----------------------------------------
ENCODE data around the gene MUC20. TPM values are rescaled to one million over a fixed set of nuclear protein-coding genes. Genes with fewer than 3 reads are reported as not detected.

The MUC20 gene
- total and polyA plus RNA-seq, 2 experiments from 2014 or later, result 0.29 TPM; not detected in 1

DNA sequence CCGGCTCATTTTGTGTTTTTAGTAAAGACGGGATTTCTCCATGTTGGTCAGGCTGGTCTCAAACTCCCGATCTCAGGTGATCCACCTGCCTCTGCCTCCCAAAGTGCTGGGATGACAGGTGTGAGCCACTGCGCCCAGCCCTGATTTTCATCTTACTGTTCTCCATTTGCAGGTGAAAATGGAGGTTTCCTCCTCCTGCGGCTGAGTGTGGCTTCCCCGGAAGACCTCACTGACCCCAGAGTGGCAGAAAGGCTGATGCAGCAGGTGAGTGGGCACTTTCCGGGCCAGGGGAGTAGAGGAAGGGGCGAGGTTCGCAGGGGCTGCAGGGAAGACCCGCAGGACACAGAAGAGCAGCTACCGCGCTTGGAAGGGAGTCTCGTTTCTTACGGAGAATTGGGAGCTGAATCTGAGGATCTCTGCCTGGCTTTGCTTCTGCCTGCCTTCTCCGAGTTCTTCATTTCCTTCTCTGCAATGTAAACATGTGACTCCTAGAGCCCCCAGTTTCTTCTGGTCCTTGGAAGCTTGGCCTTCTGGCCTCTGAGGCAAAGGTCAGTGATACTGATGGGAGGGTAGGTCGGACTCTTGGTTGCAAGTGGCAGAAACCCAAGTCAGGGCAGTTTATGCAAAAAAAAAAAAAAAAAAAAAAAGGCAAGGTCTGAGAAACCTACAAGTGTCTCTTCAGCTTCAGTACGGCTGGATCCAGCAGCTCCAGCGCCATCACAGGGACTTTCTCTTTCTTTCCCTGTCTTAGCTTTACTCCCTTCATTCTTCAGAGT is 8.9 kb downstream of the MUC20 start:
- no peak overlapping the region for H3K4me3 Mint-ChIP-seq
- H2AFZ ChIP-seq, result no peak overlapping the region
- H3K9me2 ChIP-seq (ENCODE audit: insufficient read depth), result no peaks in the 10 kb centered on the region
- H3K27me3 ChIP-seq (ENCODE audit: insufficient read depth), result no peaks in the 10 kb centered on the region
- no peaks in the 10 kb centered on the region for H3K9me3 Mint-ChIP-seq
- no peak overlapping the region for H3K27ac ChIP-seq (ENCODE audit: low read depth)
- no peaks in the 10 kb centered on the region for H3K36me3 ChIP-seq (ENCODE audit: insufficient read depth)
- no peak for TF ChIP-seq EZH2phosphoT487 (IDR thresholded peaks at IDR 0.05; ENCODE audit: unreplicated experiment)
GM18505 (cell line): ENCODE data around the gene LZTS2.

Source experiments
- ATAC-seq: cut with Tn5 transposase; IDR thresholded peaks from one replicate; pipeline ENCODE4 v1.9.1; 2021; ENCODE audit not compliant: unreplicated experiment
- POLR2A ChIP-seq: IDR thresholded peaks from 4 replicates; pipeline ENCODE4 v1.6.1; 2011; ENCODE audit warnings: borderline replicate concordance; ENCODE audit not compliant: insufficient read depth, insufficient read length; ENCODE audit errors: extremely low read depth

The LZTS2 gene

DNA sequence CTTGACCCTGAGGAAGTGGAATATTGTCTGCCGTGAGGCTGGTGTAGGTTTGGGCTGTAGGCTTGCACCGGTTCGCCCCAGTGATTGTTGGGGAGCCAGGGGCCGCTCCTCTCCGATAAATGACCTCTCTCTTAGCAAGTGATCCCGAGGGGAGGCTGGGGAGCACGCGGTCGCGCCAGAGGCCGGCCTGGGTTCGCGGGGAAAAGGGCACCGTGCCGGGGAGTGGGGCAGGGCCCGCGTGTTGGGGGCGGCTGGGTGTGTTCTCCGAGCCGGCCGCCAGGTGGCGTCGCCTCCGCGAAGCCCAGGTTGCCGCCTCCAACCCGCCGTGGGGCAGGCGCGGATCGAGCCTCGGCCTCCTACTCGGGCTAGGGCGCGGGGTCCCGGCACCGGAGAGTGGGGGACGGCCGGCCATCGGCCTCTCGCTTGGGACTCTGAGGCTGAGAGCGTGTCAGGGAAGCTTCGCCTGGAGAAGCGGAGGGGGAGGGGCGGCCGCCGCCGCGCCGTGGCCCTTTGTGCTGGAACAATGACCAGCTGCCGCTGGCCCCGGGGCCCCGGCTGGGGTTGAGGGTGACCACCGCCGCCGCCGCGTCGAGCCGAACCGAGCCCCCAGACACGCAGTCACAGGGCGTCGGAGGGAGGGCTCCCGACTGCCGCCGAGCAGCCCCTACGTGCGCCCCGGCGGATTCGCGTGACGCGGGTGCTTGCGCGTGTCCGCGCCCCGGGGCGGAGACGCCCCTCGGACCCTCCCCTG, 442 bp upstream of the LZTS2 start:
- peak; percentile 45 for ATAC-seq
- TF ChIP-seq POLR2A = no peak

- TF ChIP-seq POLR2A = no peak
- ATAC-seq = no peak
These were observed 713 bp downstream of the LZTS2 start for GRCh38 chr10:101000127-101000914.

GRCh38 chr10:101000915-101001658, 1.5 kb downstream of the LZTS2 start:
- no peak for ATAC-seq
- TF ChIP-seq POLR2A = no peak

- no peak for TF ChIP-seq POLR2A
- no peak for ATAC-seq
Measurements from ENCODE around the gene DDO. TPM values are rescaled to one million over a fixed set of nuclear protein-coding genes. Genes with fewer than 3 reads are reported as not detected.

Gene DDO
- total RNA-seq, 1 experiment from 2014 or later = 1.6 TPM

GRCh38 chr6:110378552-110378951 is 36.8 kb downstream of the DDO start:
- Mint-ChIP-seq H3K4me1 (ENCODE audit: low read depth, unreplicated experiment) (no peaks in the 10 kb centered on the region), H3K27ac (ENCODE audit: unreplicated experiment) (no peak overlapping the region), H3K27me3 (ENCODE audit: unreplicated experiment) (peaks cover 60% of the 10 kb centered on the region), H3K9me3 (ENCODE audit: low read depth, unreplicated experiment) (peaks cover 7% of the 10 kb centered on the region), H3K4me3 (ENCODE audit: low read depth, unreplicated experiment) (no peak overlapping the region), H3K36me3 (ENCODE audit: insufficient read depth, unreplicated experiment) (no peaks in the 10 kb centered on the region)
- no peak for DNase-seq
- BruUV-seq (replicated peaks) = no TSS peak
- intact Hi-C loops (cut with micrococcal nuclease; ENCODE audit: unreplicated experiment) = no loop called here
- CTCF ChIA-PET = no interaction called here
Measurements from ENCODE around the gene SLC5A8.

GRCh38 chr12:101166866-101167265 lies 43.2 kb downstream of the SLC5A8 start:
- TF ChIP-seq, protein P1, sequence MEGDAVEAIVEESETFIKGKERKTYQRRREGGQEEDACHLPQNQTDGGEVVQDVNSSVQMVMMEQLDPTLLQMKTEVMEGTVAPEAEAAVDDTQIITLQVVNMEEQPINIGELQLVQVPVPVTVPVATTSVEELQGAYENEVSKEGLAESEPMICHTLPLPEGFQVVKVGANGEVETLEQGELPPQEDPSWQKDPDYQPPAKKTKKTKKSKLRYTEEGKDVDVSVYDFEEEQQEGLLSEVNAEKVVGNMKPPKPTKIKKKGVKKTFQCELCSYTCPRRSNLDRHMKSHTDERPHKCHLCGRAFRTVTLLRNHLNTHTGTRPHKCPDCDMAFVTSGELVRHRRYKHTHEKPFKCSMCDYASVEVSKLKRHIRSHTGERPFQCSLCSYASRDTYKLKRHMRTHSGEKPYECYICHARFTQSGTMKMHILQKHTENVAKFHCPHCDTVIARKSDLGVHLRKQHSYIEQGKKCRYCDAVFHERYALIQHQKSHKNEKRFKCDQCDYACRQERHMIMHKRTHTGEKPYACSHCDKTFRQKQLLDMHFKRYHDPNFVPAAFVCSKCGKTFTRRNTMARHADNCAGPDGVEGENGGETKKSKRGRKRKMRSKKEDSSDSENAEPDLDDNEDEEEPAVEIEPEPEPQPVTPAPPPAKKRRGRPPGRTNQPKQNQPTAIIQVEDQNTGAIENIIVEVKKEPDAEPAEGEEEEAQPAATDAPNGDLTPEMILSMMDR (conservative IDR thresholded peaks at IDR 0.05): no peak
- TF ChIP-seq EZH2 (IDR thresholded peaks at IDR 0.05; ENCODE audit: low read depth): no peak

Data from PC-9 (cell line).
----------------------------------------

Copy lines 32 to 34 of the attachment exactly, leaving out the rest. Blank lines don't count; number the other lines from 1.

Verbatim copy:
GRCh38 chr6:110378552-110378951 is 36.8 kb downstream of the DDO start:
- Mint-ChIP-seq H3K4me1 (ENCODE audit: low read depth, unreplicated experiment) (no peaks in the 10 kb centered on the region), H3K27ac (ENCODE audit: unreplicated experiment) (no peak overlapping the region), H3K27me3 (ENCODE audit: unreplicated experiment) (peaks cover 60% of the 10 kb centered on the region), H3K9me3 (ENCODE audit: low read depth, unreplicated experiment) (peaks cover 7% of the 10 kb centered on the region), H3K4me3 (ENCODE audit: low read depth, unreplicated experiment) (no peak overlapping the region), H3K36me3 (ENCODE audit: insufficient read depth, unreplicated experiment) (no peaks in the 10 kb centered on the region)
- no peak for DNase-seq